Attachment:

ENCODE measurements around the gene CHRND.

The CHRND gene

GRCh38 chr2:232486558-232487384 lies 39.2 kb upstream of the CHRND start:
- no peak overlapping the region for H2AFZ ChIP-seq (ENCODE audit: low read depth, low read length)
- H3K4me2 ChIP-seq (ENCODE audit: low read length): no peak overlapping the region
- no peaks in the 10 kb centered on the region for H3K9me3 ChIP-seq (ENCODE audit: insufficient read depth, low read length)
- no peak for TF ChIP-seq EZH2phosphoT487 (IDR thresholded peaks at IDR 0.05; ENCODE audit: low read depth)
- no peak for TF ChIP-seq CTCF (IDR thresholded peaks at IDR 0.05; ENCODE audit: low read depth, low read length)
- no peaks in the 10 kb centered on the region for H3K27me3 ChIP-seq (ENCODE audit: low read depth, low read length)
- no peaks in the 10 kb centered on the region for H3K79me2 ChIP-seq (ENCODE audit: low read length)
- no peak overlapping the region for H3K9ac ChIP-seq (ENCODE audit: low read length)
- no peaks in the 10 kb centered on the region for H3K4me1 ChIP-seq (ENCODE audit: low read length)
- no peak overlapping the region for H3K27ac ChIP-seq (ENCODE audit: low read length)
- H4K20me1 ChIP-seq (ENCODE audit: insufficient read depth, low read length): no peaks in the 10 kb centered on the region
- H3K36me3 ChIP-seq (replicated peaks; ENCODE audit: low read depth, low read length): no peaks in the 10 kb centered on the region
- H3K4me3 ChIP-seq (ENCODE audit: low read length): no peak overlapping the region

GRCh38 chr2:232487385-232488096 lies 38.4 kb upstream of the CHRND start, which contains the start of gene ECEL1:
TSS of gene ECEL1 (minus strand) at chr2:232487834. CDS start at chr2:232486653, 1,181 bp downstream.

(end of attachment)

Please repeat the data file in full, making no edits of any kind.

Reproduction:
ENCODE measurements around the gene CHRND.

The CHRND gene

GRCh38 chr2:232486558-232487384 lies 39.2 kb upstream of the CHRND start:
- no peak overlapping the region for H2AFZ ChIP-seq (ENCODE audit: low read depth, low read length)
- H3K4me2 ChIP-seq (ENCODE audit: low read length): no peak overlapping the region
- no peaks in the 10 kb centered on the region for H3K9me3 ChIP-seq (ENCODE audit: insufficient read depth, low read length)
- no peak for TF ChIP-seq EZH2phosphoT487 (IDR thresholded peaks at IDR 0.05; ENCODE audit: low read depth)
- no peak for TF ChIP-seq CTCF (IDR thresholded peaks at IDR 0.05; ENCODE audit: low read depth, low read length)
- no peaks in the 10 kb centered on the region for H3K27me3 ChIP-seq (ENCODE audit: low read depth, low read length)
- no peaks in the 10 kb centered on the region for H3K79me2 ChIP-seq (ENCODE audit: low read length)
- no peak overlapping the region for H3K9ac ChIP-seq (ENCODE audit: low read length)
- no peaks in the 10 kb centered on the region for H3K4me1 ChIP-seq (ENCODE audit: low read length)
- no peak overlapping the region for H3K27ac ChIP-seq (ENCODE audit: low read length)
- H4K20me1 ChIP-seq (ENCODE audit: insufficient read depth, low read length): no peaks in the 10 kb centered on the region
- H3K36me3 ChIP-seq (replicated peaks; ENCODE audit: low read depth, low read length): no peaks in the 10 kb centered on the region
- H3K4me3 ChIP-seq (ENCODE audit: low read length): no peak overlapping the region

GRCh38 chr2:232487385-232488096 lies 38.4 kb upstream of the CHRND start, which contains the start of gene ECEL1:
TSS of gene ECEL1 (minus strand) at chr2:232487834. CDS start at chr2:232486653, 1,181 bp downstream.